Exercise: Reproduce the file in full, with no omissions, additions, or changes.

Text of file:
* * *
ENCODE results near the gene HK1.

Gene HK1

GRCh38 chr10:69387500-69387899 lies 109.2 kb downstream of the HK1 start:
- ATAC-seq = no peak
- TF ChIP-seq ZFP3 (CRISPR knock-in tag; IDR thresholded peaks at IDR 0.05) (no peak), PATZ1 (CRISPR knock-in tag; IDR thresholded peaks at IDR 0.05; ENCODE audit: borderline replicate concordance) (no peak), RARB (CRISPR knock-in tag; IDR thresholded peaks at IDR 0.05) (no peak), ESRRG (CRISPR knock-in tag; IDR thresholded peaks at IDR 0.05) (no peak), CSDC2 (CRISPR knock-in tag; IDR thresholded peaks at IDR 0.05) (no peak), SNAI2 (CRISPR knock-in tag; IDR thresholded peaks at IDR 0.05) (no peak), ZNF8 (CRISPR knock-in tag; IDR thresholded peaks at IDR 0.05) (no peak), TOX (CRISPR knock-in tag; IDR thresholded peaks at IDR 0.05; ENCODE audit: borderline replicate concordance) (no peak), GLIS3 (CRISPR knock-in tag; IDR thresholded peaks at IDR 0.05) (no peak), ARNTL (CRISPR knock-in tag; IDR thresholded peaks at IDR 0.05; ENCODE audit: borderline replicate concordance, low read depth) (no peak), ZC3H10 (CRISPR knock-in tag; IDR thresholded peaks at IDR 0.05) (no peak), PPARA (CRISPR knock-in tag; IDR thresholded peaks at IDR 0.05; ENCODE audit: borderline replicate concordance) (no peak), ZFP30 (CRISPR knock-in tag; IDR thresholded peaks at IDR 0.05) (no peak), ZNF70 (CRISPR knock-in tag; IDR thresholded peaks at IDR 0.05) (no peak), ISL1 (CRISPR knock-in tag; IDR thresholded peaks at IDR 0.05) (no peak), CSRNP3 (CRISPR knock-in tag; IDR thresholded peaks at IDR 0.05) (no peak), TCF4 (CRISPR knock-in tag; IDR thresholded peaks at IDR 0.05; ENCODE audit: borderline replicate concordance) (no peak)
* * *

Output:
ENCODE results near the gene HK1.

Gene HK1

GRCh38 chr10:69387500-69387899 lies 109.2 kb downstream of the HK1 start:
- ATAC-seq = no peak
- TF ChIP-seq ZFP3 (CRISPR knock-in tag; IDR thresholded peaks at IDR 0.05) (no peak), PATZ1 (CRISPR knock-in tag; IDR thresholded peaks at IDR 0.05; ENCODE audit: borderline replicate concordance) (no peak), RARB (CRISPR knock-in tag; IDR thresholded peaks at IDR 0.05) (no peak), ESRRG (CRISPR knock-in tag; IDR thresholded peaks at IDR 0.05) (no peak), CSDC2 (CRISPR knock-in tag; IDR thresholded peaks at IDR 0.05) (no peak), SNAI2 (CRISPR knock-in tag; IDR thresholded peaks at IDR 0.05) (no peak), ZNF8 (CRISPR knock-in tag; IDR thresholded peaks at IDR 0.05) (no peak), TOX (CRISPR knock-in tag; IDR thresholded peaks at IDR 0.05; ENCODE audit: borderline replicate concordance) (no peak), GLIS3 (CRISPR knock-in tag; IDR thresholded peaks at IDR 0.05) (no peak), ARNTL (CRISPR knock-in tag; IDR thresholded peaks at IDR 0.05; ENCODE audit: borderline replicate concordance, low read depth) (no peak), ZC3H10 (CRISPR knock-in tag; IDR thresholded peaks at IDR 0.05) (no peak), PPARA (CRISPR knock-in tag; IDR thresholded peaks at IDR 0.05; ENCODE audit: borderline replicate concordance) (no peak), ZFP30 (CRISPR knock-in tag; IDR thresholded peaks at IDR 0.05) (no peak), ZNF70 (CRISPR knock-in tag; IDR thresholded peaks at IDR 0.05) (no peak), ISL1 (CRISPR knock-in tag; IDR thresholded peaks at IDR 0.05) (no peak), CSRNP3 (CRISPR knock-in tag; IDR thresholded peaks at IDR 0.05) (no peak), TCF4 (CRISPR knock-in tag; IDR thresholded peaks at IDR 0.05; ENCODE audit: borderline replicate concordance) (no peak)